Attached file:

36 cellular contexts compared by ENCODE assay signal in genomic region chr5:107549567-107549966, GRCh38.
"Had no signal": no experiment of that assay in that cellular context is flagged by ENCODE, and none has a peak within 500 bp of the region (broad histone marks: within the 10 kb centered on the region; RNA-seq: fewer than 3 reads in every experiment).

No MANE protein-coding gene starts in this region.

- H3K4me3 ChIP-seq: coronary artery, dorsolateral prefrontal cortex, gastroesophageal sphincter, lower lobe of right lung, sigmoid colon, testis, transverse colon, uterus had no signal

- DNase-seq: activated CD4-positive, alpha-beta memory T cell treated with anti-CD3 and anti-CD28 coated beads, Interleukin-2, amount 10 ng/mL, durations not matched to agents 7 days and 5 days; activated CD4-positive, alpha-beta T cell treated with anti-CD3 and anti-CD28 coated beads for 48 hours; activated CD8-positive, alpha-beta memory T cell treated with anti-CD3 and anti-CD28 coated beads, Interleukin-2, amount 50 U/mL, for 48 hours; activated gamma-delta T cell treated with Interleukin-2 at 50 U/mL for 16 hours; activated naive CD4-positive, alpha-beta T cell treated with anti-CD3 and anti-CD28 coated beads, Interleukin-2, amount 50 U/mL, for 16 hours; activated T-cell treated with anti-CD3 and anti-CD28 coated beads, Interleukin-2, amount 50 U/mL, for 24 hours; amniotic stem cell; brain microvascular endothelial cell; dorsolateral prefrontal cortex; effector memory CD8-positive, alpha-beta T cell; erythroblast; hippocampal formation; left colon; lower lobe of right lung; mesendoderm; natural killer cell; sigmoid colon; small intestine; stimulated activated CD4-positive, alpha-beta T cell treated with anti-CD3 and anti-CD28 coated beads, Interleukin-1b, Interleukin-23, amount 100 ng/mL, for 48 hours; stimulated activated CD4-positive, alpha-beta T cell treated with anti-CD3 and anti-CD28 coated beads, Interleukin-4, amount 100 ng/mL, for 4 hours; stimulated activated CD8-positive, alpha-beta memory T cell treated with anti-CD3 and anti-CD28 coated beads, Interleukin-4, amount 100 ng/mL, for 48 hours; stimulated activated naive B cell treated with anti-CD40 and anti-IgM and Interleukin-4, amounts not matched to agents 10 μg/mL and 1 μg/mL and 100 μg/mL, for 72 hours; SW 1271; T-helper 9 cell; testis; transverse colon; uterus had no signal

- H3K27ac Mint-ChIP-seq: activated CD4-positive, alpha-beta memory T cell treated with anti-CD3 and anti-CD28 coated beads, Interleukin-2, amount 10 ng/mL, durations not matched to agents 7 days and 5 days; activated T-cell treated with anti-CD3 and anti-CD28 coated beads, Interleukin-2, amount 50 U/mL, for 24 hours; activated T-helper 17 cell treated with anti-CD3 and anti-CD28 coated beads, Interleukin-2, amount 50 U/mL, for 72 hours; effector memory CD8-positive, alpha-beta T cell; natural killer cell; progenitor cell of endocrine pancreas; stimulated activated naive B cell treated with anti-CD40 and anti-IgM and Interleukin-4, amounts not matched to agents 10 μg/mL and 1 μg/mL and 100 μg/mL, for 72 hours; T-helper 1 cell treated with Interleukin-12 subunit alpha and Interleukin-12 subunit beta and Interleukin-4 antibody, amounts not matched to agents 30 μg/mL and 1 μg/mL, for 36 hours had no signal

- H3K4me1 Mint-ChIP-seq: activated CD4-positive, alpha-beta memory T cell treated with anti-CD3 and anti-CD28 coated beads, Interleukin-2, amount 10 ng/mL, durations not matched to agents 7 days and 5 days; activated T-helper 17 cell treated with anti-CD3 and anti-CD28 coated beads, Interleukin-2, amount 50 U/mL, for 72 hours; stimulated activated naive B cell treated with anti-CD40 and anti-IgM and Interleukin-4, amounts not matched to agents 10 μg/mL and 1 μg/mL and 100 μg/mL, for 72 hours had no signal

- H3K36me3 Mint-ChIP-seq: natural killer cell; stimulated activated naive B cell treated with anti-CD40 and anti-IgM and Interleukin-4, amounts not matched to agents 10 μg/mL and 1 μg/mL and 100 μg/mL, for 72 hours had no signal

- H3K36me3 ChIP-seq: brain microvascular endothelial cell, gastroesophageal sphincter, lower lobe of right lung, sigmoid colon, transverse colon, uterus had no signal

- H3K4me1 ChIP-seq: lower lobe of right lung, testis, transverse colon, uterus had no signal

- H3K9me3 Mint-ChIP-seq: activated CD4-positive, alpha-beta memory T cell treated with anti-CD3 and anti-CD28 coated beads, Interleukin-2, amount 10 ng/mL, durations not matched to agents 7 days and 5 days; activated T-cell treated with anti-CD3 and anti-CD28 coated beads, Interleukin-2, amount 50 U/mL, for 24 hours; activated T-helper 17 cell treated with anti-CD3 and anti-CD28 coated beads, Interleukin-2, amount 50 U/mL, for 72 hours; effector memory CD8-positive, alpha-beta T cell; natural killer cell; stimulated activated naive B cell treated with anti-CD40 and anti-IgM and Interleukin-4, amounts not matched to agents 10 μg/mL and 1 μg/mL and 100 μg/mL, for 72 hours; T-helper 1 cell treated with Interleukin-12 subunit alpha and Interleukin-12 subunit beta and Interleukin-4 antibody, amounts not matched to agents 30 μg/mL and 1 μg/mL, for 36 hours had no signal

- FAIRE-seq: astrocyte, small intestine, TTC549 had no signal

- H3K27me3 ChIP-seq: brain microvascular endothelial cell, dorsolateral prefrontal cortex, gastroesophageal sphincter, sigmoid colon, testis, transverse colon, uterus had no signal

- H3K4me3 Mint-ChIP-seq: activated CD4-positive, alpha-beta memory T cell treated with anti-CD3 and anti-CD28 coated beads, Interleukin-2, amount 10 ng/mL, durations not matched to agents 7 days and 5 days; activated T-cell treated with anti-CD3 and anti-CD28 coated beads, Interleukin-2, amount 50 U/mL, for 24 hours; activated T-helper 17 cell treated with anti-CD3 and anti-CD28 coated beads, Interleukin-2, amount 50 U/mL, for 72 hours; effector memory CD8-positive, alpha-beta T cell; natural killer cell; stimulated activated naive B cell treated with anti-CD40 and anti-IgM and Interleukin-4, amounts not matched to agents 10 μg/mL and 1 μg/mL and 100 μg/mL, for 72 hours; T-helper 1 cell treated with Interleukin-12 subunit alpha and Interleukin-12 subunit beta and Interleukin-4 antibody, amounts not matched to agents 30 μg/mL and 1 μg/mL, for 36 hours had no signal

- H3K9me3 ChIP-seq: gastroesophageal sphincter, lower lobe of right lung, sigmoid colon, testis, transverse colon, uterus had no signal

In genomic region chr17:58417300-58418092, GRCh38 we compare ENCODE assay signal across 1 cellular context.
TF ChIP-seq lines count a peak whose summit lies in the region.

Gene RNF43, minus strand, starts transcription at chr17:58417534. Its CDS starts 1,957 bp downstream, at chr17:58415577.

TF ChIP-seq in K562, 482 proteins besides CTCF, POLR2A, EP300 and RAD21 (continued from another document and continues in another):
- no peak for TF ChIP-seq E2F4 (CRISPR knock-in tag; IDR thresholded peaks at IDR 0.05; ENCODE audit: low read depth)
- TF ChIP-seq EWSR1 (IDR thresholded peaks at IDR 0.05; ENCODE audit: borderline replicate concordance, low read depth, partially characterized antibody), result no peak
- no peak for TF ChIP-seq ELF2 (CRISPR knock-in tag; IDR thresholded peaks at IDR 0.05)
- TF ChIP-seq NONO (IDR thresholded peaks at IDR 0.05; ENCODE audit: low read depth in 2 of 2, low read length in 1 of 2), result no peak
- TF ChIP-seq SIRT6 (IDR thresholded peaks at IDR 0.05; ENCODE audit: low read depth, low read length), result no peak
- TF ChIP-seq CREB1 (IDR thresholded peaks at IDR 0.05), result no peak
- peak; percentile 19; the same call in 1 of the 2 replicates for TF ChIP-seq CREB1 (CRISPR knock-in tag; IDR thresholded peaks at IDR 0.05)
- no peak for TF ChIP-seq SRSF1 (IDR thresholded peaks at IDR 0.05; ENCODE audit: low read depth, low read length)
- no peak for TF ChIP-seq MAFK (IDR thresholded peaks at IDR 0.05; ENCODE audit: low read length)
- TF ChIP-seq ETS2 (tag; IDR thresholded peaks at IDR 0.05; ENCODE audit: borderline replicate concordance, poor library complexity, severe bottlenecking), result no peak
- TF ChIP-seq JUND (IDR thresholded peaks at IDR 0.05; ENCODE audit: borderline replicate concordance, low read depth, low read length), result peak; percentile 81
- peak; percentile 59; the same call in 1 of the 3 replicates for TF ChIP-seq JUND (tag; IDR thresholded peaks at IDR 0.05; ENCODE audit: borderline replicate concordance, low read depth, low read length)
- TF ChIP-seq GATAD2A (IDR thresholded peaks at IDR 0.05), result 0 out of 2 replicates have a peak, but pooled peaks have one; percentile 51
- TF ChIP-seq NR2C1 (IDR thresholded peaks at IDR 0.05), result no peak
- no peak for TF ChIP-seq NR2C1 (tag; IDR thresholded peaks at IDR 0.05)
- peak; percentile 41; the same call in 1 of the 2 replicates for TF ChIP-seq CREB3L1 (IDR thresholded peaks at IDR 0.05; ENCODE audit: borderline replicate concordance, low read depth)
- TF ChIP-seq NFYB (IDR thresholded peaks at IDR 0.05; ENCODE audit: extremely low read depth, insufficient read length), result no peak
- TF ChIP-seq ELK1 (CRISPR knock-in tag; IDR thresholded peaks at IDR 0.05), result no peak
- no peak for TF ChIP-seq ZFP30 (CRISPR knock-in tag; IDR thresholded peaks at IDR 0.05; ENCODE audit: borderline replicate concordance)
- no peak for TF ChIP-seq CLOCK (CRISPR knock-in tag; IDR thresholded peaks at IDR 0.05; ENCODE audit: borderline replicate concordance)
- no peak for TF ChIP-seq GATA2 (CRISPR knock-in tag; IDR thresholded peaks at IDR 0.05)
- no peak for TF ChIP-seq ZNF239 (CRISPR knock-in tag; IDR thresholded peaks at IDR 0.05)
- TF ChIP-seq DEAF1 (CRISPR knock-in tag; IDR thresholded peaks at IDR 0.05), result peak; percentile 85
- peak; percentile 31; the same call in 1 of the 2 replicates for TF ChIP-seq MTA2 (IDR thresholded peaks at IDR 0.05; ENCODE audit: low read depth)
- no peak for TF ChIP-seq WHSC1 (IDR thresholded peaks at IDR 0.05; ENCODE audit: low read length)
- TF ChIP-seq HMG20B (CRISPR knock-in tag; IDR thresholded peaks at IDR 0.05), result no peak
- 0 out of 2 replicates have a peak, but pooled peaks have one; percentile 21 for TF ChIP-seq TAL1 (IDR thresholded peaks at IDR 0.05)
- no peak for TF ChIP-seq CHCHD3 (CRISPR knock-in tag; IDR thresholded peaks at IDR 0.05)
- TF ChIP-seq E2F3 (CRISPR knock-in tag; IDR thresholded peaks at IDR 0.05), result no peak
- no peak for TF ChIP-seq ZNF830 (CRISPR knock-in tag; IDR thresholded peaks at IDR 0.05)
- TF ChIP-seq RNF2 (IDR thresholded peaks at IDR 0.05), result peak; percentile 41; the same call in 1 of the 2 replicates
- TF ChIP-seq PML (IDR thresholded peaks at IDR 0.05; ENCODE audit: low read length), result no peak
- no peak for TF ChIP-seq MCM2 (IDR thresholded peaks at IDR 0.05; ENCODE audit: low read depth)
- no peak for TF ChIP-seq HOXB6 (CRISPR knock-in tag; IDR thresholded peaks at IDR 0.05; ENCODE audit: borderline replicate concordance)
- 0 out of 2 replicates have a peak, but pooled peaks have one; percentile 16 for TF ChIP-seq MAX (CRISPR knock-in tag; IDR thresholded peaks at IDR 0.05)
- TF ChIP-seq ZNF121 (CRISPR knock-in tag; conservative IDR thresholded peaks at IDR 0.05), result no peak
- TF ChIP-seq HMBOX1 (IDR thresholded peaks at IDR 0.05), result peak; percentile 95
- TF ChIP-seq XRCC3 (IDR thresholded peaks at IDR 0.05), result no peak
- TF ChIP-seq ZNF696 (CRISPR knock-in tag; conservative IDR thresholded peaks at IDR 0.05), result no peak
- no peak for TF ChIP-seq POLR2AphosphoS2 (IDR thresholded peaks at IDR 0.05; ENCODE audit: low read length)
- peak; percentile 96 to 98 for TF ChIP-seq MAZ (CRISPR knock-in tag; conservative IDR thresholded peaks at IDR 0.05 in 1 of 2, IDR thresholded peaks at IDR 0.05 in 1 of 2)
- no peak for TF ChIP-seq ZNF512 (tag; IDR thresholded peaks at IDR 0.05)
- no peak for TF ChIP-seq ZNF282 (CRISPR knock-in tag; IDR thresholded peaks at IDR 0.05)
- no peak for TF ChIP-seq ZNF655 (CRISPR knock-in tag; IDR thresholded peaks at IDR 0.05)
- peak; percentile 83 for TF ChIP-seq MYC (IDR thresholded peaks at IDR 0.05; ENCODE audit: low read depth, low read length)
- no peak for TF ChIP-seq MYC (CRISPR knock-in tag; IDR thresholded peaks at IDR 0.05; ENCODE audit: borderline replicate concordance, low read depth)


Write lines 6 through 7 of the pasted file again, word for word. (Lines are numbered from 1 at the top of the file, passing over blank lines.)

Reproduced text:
- H3K27ac Mint-ChIP-seq: activated CD4-positive, alpha-beta memory T cell treated with anti-CD3 and anti-CD28 coated beads, Interleukin-2, amount 10 ng/mL, durations not matched to agents 7 days and 5 days; activated T-cell treated with anti-CD3 and anti-CD28 coated beads, Interleukin-2, amount 50 U/mL, for 24 hours; activated T-helper 17 cell treated with anti-CD3 and anti-CD28 coated beads, Interleukin-2, amount 50 U/mL, for 72 hours; effector memory CD8-positive, alpha-beta T cell; natural killer cell; progenitor cell of endocrine pancreas; stimulated activated naive B cell treated with anti-CD40 and anti-IgM and Interleukin-4, amounts not matched to agents 10 μg/mL and 1 μg/mL and 100 μg/mL, for 72 hours; T-helper 1 cell treated with Interleukin-12 subunit alpha and Interleukin-12 subunit beta and Interleukin-4 antibody, amounts not matched to agents 30 μg/mL and 1 μg/mL, for 36 hours had no signal

- H3K4me1 Mint-ChIP-seq: activated CD4-positive, alpha-beta memory T cell treated with anti-CD3 and anti-CD28 coated beads, Interleukin-2, amount 10 ng/mL, durations not matched to agents 7 days and 5 days; activated T-helper 17 cell treated with anti-CD3 and anti-CD28 coated beads, Interleukin-2, amount 50 U/mL, for 72 hours; stimulated activated naive B cell treated with anti-CD40 and anti-IgM and Interleukin-4, amounts not matched to agents 10 μg/mL and 1 μg/mL and 100 μg/mL, for 72 hours had no signal